New Testament references to Christ as kurios are handled differently. At one stage we experimented with the term Watirirririrri which refers to a ceremonial boss of highest rank who has the authority to instigate ceremonies. While adequately conveying the sense of Christ’s authority, there remained potential negative connotations relating to Warlpiri ceremonial life of which we might be unaware.
Here it is that the Holy Spirit led us to make a chance discovery. Transcribing the personal testimony of the local Warlpiri pastor, I noticed that he described how ‘my Warlaljamarri called and embraced me (to the faith)’. Warlaljamarri is based on the root warlalja which means variously ‘family, possessions, belongingness’. A warlaljamarri is the ‘owner’ or ‘possessor’ of something. While previously being aware of the ‘ownership’ aspect of warlaljamarri, this was the first time I had heard it applied spontaneously and naturally in a fashion which did justice to the entire concept of ‘Lordship’. Thus references to Christ as kurios are now being handled by Warlaljamarri.” (Source: Stephen Swartz, The Bible Translator 1985, p. 415ff.)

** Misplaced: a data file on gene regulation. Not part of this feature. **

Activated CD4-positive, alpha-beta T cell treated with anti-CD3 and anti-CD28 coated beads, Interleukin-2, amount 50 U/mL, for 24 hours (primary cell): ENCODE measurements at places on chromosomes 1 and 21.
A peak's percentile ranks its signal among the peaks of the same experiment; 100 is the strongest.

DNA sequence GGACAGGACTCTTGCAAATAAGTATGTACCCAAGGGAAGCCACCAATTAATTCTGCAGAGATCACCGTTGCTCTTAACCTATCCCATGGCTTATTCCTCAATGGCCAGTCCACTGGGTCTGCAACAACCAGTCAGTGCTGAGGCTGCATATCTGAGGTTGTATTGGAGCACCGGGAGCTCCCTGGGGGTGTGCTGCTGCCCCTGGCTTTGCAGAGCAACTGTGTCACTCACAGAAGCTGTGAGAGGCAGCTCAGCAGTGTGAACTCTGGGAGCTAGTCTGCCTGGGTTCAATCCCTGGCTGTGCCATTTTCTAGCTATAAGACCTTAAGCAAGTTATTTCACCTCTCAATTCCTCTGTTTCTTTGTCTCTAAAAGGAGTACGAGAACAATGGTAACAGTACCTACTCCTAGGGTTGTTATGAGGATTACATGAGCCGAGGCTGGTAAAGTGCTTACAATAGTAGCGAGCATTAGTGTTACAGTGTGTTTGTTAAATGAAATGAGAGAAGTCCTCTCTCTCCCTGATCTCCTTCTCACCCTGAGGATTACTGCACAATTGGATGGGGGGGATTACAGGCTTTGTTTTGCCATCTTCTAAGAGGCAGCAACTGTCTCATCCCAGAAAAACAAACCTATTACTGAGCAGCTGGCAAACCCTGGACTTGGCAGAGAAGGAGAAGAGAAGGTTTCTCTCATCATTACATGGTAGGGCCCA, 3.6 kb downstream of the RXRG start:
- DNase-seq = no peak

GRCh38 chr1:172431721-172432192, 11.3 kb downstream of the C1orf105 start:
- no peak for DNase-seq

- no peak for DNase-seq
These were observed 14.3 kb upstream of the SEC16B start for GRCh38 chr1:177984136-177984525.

- Mairasi: Onggoao Nem (“Throated One” — “Leader,” “Elder”) or Enggavot Nan (“Above-One”) (source: Enggavoter 2004)
- Obolo: Okaan̄-ene (“Owner of person(s)”) (source: Enene Enene)
- Angami Naga: Niepu (“master,” “owner”)
- Lotha Naga: Opvui (“owner of house / field / cattle”) — since both “Lord” and YHWH are translated as Opvui there is an understanding that “Opvui Jesus is the same as the Opvui of the Old Testament”
- Ao Naga: Kibuba (“human master,” “teacher,” “owner of property,” etc.) (source for this and two above: Nitoy Achumi in The Bible Translator 1992 p. 438ff.)